How credible is EC2’s competition?
Amazon’s Elastic Computing Cloud (ec2) is offering over 1500 AMI’s (virtual appliances). It’s recent foray into Europe highlights its aggressive pursuit of a land grab strategy. So, what has its competition in the US been up to? Every major web hosting vendor has announced a cloud initiative:
- The Rackspace cloud is called Mosso. Its prices compare favorably with Amazon’s. Its pricing calculator and spreadsheets can be found here.
- Savvis has a VMWare ESX based offering for Windows and Linux
- AT&T is also offering VMWare ESX based hosting Windows, Linux and Solaris x86. They intend to offer Citrix XenServer and Microsoft Hyper-V in the future. AT&T offers SLA’s for cloud services, a first.
- Terremark has also launced an Enterprise Cloud, which incidentally is a utility computing cloud sans virtualization
- IBM’s cloud initiative has its products available as AMI’s on ec2.
- Sungard has not yet publicly announced its cloud plans.
- Verizon is slated to announce its cloud initiative in Summer 2009
Amazon’s ec2 is nearly three years old now (Mar 2006) and competition has started appearing on the horizon just over the past year. If you look at the timescale of announcements,
- Rackspace’s Mosso is just over a year old (Feb 2008),
- Terremark’s cloud is nine months old (June 2008),
- AT&T’s cloud is seven months old (Aug 2008),
- IBM’s AMI launch on ec2 and Savvis’ cloud is three weeks old (Feb 2009).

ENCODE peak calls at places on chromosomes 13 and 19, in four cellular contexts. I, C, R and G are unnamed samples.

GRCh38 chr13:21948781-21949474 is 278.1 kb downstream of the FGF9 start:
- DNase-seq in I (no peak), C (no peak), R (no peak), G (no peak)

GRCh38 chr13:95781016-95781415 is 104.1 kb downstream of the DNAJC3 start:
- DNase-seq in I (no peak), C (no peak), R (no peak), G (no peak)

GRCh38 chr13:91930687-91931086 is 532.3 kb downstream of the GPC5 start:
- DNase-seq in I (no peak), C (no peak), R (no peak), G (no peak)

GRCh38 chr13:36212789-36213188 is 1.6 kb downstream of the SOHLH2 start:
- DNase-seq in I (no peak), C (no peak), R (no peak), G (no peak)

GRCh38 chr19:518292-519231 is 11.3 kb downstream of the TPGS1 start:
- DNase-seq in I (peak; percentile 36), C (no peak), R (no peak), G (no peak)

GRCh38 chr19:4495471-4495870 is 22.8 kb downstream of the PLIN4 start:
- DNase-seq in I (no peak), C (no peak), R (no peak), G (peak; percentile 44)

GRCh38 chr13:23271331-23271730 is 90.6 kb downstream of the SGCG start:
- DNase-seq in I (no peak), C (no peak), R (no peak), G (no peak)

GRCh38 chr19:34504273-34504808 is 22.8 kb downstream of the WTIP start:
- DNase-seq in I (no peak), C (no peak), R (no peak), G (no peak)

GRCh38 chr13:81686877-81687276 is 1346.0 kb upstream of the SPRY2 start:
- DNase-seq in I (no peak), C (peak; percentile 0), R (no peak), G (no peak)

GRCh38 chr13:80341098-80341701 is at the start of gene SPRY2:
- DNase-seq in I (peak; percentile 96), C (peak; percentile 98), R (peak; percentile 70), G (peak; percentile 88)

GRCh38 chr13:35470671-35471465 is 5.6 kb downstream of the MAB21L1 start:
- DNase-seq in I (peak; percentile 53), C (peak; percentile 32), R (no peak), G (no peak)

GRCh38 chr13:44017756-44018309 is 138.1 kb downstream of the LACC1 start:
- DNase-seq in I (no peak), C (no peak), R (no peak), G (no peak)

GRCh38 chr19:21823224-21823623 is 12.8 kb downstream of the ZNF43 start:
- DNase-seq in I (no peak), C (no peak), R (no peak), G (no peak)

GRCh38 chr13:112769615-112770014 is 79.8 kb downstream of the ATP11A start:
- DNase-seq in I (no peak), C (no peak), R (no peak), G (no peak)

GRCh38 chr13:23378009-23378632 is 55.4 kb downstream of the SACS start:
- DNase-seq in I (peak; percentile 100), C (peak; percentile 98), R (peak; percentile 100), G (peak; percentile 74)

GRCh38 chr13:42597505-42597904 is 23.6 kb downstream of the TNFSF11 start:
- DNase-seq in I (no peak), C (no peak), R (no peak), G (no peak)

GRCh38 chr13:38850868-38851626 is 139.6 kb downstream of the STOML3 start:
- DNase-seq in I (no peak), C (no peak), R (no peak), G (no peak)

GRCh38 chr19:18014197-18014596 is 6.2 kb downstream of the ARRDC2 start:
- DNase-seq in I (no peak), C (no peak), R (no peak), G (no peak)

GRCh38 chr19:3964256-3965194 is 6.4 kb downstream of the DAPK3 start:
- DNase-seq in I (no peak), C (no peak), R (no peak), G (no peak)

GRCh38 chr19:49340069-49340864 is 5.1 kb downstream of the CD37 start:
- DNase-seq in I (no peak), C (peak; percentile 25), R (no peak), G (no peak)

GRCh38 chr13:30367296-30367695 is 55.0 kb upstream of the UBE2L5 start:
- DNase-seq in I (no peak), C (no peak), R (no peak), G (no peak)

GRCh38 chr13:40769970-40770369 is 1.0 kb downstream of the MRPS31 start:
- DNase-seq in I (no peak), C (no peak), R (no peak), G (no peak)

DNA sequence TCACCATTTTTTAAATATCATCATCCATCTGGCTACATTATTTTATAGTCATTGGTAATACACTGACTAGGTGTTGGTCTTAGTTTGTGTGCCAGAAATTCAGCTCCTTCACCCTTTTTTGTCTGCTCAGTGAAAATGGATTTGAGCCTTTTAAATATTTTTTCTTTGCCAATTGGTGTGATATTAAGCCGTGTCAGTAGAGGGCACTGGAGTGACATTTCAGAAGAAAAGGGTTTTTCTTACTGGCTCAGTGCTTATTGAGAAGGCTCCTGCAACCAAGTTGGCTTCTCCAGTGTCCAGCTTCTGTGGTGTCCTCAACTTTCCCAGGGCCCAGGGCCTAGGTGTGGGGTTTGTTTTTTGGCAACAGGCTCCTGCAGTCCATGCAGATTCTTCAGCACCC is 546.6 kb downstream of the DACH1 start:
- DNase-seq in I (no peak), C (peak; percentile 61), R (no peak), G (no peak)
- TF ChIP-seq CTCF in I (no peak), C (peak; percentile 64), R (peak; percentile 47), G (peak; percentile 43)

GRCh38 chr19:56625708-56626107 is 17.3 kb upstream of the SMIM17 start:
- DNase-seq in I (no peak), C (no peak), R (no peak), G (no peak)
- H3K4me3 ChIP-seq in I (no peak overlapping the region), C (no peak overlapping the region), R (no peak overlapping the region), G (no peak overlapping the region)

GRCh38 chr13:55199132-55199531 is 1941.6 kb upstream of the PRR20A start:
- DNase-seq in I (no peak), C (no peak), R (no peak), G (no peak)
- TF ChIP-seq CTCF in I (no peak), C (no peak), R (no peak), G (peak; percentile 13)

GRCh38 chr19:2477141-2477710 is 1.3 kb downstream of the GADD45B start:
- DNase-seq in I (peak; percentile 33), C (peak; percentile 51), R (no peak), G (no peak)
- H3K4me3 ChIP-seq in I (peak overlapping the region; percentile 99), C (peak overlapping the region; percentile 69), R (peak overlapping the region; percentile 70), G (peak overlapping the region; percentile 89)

Since ec2 was first to market, the Rackspace, AT&T and Savvis cloud offerings have a “me too” feel to them. However, unlike other vendors, Rackspace has published pricing on the Web and it appears to be very competitive with ec2.
Unlike Amazon, Savvis and AT&T are going the buy versus build route to get fast time to market. They are initially launching their service using VMWare technology put together using Professional Services instead of following Amazon’s approach of building a proprietary infrastructure using Open Source software as its foundation. In fact, this may be the preferred route amongst the upper echelons of cloud service providers. There is optimism that providing cloud services is a growth business. I am noticing startups like Enomaly (“Build your own private elastic cloud”) and VMOps (“launch ec2 today”, aka public cloud) offering cloud infrastrcture products.
In conclusion, credible competition is emerging and there are real alternatives to ec2 available today. However, given the state of the economy, I think the market will begin to form by 2010 and should reach critical mass by 2011-2012.